When faced with a challenging situations or stressful events our bodies release stress hormones. These create physical changes in the body, which help us cope with the immediate situation. However, if the stress is ongoing and the physical changes do not subside, we may feel overwhelmed and unable to cope.
Knowing yourself and how you respond to different situations can help you learn what works for you in terms of managing stress. There are some signs to look out for which indicate our stress levels are negatively affecting our mental health and wellbeing: Which include “Feeling overwhelmed and unable to cope” and “Feeling ‘on edge’ or unable to stop worrying”
Here are some practical strategies for managing stress when feeling overwhelmed and finding it difficult to cope:
- Identify the cause of your stress and review your current coping strategies
- Talk to a someone you trust (e.g. friend, family member, religious or community leader, or GP)
- Remind yourself of your skills and strengths, achievements and effort made during this difficult time
- Make a positive plan on how to address the situation
- Eat nutritious foods, get enough sleep, and avoid alcohol and other drugs
- Exercise helps release built up tension in your body & releases ‘happy’ hormones and increase feelings of wellbeing
- Find time for activities you enjoy
- Access local supports services (GP, Counselling Services)
Who can help me be heard – is there anything I can do for myself?
If you’re feeling lonely right now, and want to explore some options for what you can do about it, the tips below are here to help. Some might feel more challenging for you than others. It’s important to not push yourself too much, but remember growth comes when you step outside your comfort zone. You might want to get started with something that feels a little tricky, but is still achievable for you. As you build confidence, you can try other options that will take you even further.
It might sound obvious, but the best place to look for a friend is the friend’s you already have, or have had in the past. Reaching out to someone you already know can be intimidating and hard, but is also the shortest route to authentic connection. This can open up your loneliness by connecting to others but keep in mind:
- Most people appreciate when an old friend or former school friend reaches out to say hello. Life gets busy, and just because they haven’t said hello to you, it doesn’t mean they don’t want to connect.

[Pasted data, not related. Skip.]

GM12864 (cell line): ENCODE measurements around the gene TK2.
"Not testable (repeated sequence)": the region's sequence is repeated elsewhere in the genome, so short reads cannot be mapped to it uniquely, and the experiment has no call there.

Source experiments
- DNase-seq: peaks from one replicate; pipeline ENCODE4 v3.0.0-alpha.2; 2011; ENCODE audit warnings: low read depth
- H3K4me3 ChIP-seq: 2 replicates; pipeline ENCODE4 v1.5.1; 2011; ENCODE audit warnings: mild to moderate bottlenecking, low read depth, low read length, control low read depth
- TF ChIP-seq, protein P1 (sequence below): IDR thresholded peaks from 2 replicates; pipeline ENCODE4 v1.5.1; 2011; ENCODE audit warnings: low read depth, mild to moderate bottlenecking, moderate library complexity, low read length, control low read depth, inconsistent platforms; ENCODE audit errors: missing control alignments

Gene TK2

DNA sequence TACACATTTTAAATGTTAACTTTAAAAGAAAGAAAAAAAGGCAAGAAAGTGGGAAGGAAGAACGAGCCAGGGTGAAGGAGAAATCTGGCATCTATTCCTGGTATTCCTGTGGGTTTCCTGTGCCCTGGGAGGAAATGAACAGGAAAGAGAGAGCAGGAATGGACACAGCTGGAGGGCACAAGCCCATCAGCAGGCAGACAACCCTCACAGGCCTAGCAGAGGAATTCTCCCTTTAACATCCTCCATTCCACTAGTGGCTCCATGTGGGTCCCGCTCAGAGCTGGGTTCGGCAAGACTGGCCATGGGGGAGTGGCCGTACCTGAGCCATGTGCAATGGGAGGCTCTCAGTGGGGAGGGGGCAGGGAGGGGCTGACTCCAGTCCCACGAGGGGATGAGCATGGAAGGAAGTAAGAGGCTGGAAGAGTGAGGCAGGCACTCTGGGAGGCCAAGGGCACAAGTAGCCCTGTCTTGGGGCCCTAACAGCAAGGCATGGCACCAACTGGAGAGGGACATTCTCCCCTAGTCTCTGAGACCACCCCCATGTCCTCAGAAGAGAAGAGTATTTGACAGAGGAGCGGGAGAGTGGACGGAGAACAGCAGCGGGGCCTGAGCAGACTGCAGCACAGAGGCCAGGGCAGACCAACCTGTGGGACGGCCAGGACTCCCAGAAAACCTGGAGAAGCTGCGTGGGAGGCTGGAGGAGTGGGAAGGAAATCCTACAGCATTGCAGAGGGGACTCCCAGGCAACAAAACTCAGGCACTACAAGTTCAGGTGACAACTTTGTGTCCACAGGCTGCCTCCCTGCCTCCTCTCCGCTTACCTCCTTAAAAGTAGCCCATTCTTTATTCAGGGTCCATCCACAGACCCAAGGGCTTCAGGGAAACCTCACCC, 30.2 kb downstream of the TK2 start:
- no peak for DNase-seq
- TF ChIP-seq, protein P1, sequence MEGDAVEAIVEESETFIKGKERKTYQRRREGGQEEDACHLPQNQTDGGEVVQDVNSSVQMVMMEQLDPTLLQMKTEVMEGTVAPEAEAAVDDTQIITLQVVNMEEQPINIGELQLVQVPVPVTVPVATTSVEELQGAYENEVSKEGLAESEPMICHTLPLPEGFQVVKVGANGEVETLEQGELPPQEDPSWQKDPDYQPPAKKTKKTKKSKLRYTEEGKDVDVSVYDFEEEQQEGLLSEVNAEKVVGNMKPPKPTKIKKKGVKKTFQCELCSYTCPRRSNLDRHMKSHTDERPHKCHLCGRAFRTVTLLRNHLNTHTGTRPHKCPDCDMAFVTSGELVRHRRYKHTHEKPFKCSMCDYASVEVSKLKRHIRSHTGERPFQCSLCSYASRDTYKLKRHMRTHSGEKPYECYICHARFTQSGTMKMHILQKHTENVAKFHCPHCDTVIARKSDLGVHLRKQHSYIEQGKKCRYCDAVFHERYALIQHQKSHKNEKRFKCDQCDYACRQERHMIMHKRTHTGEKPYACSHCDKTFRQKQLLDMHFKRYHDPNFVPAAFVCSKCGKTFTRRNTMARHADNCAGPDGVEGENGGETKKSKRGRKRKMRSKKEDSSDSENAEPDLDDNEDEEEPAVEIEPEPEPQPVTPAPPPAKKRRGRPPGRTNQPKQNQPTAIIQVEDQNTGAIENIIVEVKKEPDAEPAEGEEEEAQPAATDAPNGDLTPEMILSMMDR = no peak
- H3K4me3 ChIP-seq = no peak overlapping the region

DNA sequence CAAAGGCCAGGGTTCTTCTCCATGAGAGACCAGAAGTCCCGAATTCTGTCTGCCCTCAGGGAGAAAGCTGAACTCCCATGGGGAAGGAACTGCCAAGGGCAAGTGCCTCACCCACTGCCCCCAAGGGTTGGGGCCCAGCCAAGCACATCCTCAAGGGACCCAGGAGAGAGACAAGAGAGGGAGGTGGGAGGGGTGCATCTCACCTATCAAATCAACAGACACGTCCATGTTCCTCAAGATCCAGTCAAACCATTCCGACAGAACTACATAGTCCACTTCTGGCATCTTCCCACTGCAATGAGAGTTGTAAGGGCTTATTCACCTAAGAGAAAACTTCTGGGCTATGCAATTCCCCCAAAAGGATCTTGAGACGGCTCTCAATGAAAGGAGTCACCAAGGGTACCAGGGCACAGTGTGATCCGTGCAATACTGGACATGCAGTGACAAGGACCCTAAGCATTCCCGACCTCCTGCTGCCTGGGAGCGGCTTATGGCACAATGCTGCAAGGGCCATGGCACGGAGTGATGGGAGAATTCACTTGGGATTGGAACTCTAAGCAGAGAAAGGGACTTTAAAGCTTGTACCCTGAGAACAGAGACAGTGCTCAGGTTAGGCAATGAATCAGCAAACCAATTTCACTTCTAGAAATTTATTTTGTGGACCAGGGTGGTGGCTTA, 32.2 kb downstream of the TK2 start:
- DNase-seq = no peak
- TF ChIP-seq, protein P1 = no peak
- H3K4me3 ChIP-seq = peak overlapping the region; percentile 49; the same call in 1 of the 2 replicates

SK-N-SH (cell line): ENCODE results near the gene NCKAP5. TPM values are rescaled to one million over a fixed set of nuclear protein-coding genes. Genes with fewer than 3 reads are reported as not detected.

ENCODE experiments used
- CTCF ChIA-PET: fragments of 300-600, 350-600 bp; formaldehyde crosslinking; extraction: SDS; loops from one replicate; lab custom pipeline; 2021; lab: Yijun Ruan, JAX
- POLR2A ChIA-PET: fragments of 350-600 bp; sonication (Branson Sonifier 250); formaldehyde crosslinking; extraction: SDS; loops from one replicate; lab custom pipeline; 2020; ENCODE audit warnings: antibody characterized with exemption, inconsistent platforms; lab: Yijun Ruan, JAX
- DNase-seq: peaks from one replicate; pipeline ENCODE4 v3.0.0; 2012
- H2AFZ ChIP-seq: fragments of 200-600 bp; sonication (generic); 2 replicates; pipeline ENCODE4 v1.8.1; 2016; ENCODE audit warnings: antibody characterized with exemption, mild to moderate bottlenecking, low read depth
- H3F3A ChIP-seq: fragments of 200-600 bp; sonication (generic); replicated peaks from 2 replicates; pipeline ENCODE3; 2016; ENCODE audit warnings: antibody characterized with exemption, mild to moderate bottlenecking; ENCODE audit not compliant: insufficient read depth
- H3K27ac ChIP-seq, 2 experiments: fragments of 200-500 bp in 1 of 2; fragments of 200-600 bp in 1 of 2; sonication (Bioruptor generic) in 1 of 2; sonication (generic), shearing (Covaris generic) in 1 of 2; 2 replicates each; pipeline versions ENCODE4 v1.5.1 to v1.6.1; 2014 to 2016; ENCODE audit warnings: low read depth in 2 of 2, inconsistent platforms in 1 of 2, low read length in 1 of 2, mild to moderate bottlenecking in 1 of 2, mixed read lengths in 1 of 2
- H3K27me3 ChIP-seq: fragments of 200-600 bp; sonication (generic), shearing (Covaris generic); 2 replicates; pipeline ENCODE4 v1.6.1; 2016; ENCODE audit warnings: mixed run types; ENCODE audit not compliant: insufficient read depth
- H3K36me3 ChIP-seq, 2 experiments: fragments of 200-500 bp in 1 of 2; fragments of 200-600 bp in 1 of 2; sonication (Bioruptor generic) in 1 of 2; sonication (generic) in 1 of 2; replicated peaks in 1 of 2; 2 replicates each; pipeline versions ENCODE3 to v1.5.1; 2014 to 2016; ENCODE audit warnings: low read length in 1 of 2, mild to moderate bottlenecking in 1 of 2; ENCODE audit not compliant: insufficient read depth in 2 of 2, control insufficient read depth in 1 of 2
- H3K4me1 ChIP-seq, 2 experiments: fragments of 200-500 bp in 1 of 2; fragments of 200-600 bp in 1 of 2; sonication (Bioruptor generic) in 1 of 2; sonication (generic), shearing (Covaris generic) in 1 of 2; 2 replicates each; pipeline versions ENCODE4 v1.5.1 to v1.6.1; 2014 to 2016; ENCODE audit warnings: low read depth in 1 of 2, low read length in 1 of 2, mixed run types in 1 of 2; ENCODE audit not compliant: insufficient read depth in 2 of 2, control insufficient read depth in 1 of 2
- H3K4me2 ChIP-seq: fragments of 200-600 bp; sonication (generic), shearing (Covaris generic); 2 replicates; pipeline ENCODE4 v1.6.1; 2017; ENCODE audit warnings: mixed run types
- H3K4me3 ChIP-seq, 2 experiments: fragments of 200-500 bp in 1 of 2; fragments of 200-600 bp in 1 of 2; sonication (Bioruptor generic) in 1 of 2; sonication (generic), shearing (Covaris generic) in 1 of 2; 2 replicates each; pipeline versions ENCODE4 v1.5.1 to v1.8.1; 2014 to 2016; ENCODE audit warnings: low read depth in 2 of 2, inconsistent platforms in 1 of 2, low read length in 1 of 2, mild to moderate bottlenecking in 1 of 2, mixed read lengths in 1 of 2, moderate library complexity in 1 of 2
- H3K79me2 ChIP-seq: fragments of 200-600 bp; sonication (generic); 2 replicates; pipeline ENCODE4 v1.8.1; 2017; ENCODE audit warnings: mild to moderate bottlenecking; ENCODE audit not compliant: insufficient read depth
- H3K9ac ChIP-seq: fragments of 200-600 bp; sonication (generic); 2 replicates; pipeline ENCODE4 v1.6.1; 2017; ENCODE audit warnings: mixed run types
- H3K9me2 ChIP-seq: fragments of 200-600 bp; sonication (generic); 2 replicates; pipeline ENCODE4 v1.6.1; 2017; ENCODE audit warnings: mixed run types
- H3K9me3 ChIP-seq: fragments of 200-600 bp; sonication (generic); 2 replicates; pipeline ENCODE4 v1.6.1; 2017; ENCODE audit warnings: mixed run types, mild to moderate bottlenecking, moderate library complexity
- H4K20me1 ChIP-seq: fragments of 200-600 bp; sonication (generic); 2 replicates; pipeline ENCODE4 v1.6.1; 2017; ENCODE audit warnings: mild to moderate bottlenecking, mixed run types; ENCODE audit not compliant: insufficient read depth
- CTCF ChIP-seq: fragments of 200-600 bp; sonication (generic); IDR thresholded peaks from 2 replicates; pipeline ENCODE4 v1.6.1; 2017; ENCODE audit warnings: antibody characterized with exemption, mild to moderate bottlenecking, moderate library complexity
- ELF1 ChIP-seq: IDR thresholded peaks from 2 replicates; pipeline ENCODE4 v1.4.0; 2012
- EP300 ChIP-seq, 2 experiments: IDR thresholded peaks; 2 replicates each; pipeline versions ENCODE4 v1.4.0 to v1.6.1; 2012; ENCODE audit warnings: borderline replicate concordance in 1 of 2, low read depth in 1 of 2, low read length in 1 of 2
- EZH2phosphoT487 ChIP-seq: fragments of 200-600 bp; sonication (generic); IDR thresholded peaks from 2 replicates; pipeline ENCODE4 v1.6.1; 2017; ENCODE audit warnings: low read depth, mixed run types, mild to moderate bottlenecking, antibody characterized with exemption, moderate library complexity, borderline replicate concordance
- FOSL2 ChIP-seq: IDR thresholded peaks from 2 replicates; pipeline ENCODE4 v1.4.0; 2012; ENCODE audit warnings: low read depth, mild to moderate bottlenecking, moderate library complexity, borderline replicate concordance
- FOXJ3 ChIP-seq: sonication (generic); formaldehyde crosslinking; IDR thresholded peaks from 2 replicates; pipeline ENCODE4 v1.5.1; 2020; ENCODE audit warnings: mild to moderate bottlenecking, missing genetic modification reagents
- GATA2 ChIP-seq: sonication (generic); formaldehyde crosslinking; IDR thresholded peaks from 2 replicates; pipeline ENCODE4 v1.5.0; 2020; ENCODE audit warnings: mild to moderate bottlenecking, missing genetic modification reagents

- Re-establishing a connection is much easier than starting a new one – you’ve already got things to catch up on, shared interests, or old stories to laugh at.
- It can be easier to start a conversation with old school friend, friends of friends, or that interesting person you once met, compared with people you don’t know at all.
Try reaching out to someone you already know. If they don’t reply, or don’t want to connect, don’t be disheartened, it’s likely more of a reflection of their busyness than it is on you.
I think a family member or friend might be having suicidal thoughts or might be depressed.
This is the help section that may be of most use to you right now.
This issue of depression and suicide is a lot more common than most most people think.
Most people struggling may not want to talk about their mental health or feelings for fear of judgement.
The first way to help, is to listen.
Giving the gift of your time and presence to your child, be there to listen without judgement. Even if you may not agree with your child at that moment in time, listening without interruption is often the most helpful way to help. If you don’t agree with your child at that moment, continue to listen, allow your child to have an opinion at that moment. Maybe in a future moment when your childs mood might be brighter it might be possible to discuss the topic again.
If communication is not so good, it might be an idea to start by asking something like “your mood seems a little lower than usual, is there anything you would like to share? Perhaps there’s something not right at school, or with friends, or even something in the family that is upsetting you at all?”
Again, of utmost importance is to listen without interrupting your child. Being heard is the most rewarding someone who is depressed. It’s best not to offer solutions as this can be seen as judgement.
If the timing feels right, you could also possibly share something like this with your family member / friend.
“I heard about a hotline that help with people in challenging and even stressful situations, how would you feel about contacting them?
All you can do is be there for them without judgement. It’s often difficult when we see our friends talking about suicide.